The legislature passed a flurry of Public Records Act amendments this past session, including a number of changes to exemptions, and changes to the JLARC reporting requirements. These bills take effect at the end of this month, on July 28, 2019.
- Amendments to Exemptions
- Alternative Public Works. SHB 1295 amends RCW 42.56.270(2) to exempt financial information supplied by or on behalf of a person, firm or corporation in submitting a bid or proposal for an alternative public works contracting procedures under chapter 39.10 RCW, which includes design-build contracting the general contractor/construction manager (“GCCM”) procedure, and job order contracting.
- Child Victims of Sexual Assault. HB 1505 amends RCW 10.97.130 to provide broader protection. The statute previously exempted information revealing the “identity” of child victim of sexual assault under eighteen. As amended by the bill, the statute exempts information revealing “specific details that describe an alleged or proven child victim of sexual assault under age eighteen, or the identity or contact information of an alleged or proven child victim of sexual assault who is under age eighteen.” The bill defines “contact information” to include phone numbers, email addresses, social media profiles, and usernames and passwords. The bill expands the definition of identifying information to be an inclusive rather than exhaustive list, and to specifically include the name of a stepsibling.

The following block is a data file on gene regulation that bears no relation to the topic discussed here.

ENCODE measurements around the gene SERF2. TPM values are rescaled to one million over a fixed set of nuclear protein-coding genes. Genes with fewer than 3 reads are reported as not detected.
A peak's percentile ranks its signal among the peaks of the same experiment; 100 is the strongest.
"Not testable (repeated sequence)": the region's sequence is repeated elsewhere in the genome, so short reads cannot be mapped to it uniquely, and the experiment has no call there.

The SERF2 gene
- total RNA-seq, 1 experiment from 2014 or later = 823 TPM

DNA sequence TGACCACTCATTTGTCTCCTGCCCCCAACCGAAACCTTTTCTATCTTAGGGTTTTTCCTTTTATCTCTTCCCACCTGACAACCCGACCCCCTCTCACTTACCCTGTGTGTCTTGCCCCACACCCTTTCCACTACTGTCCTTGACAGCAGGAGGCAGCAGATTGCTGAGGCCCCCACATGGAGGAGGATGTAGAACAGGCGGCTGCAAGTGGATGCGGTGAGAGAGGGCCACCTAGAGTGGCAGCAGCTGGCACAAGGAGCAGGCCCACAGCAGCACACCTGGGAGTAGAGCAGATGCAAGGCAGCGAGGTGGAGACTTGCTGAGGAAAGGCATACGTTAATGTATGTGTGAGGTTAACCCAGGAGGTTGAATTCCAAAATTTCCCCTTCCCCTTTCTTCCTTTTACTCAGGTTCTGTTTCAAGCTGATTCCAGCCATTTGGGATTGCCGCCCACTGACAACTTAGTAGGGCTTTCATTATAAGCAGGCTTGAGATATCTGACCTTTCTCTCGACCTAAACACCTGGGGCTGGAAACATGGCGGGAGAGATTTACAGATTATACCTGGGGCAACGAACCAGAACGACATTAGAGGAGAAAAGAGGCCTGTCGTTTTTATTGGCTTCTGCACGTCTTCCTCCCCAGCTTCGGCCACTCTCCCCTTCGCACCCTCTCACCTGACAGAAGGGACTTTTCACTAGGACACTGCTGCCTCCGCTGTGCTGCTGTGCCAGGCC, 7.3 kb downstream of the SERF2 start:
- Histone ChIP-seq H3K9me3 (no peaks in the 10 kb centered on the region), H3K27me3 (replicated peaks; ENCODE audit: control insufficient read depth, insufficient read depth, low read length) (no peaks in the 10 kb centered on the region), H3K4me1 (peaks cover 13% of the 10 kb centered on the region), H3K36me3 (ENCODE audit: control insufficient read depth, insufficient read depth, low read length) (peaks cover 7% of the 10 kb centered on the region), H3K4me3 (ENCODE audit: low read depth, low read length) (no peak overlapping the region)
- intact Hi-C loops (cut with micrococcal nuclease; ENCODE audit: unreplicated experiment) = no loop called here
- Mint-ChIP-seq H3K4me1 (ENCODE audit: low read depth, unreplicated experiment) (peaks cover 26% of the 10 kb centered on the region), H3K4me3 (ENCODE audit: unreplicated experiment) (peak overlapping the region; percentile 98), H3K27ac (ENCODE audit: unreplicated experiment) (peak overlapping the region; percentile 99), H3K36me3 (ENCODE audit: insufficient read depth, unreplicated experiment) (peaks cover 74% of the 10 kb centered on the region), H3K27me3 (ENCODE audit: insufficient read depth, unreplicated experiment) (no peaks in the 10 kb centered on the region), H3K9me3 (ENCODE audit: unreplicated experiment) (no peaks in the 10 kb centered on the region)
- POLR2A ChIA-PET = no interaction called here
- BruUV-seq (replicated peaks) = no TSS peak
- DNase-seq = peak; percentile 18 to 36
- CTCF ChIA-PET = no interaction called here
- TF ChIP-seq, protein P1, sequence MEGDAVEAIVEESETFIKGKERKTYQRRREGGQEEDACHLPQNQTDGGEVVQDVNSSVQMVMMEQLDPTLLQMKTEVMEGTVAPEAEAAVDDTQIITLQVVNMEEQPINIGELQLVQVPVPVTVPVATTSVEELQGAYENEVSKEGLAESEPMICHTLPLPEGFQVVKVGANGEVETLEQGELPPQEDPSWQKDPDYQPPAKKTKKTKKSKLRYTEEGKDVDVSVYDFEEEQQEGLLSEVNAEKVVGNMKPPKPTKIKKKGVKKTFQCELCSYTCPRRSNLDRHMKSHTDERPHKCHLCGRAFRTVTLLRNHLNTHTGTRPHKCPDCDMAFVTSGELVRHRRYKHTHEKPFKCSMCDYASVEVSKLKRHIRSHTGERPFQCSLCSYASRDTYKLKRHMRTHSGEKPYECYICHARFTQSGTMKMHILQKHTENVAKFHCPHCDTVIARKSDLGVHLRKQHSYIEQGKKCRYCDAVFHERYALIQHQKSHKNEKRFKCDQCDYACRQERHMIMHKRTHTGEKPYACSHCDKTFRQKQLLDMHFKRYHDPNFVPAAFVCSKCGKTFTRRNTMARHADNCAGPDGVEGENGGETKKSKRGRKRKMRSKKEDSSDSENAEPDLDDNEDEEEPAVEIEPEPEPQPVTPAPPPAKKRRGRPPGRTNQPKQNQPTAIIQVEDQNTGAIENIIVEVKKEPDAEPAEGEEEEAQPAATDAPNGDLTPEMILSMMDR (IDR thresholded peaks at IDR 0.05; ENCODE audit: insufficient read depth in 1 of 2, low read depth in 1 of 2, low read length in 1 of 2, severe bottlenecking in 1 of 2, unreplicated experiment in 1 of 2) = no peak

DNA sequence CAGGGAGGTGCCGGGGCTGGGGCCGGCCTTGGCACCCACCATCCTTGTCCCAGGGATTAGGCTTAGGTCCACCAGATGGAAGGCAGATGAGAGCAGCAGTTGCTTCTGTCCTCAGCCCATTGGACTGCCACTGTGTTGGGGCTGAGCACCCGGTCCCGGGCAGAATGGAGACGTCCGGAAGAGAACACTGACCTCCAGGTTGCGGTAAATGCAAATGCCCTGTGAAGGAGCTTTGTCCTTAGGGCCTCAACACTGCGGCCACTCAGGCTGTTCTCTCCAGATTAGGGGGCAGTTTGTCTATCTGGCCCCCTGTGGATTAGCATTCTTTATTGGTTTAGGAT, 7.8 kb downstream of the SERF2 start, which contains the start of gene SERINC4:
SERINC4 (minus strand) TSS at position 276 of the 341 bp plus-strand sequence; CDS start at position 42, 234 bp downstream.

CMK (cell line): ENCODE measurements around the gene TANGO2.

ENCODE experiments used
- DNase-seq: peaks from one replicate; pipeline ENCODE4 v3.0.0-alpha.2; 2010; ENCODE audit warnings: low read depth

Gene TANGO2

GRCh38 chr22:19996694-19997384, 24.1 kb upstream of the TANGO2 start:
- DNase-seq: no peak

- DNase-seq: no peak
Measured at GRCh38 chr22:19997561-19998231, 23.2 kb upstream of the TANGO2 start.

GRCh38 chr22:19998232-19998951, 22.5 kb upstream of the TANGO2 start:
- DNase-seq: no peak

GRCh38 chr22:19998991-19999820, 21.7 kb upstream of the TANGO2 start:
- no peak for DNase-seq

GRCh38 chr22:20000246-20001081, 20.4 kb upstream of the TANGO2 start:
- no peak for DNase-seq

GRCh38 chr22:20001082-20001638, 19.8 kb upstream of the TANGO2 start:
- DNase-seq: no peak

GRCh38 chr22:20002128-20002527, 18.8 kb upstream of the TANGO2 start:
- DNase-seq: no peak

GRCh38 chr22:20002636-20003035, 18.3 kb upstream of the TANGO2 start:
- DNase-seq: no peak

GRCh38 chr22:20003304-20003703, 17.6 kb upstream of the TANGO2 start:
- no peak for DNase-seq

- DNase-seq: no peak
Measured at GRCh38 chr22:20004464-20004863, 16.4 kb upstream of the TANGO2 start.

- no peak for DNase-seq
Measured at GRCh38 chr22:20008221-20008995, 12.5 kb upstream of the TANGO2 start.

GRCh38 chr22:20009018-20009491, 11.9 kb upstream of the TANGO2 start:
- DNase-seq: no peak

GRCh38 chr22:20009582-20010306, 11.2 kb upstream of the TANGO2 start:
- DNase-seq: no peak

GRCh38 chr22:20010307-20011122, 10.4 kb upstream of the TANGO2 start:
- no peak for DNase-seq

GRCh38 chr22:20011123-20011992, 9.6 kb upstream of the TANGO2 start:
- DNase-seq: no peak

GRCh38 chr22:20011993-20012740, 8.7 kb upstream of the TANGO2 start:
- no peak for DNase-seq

- Applications for Public Employment. HB 1537, the bill enacted based on the Sunshine Committee’s recommendations on PRA exemptions, amends the application for public employment exemption. RCW 42.56.250(2). As amended, the exemption will no longer apply to applications for elective offices.
- Investigations of Discrimination and Harassment. EHB 2020 amends RCW 42.56.250(6) to expand protection for employment investigations. The statute previously exempted for employment investigations “active and ongoing” records regarding possible unfair practices under Washington Law Against Discrimination, Chapter 49.60 RCW, or federal, state or local discrimination law. EHB 2020 expands the protection to investigations regarding the breach of an employer’s internal policy prohibiting discrimination, and investigations regarding harassment. In addition, under the revised statute, records are exempt while the investigation is “active and ongoing.” After the investigation is complete, the agency must inform the complainant, other accusers, and any witnesses of a request for the investigation’s records, and the records may be disclosed only if the names of the complainant, other accusers, and any witnesses are redacted. These individuals’ names may only be released with their consent.
- Information Regarding Gambling Disorders. SHB 1302 amends 42.56.230 to exempts information submitted in support of a self-exclusion program for people with a gambling problem or gambling disorder. These programs allow individuals to exclude themselves from gambling establishments licensed by the Washington state gambling commission.
- FDA information. SHB 1385 exempts information or records obtained pursuant to a food and drug administration contract or commissioning agreement.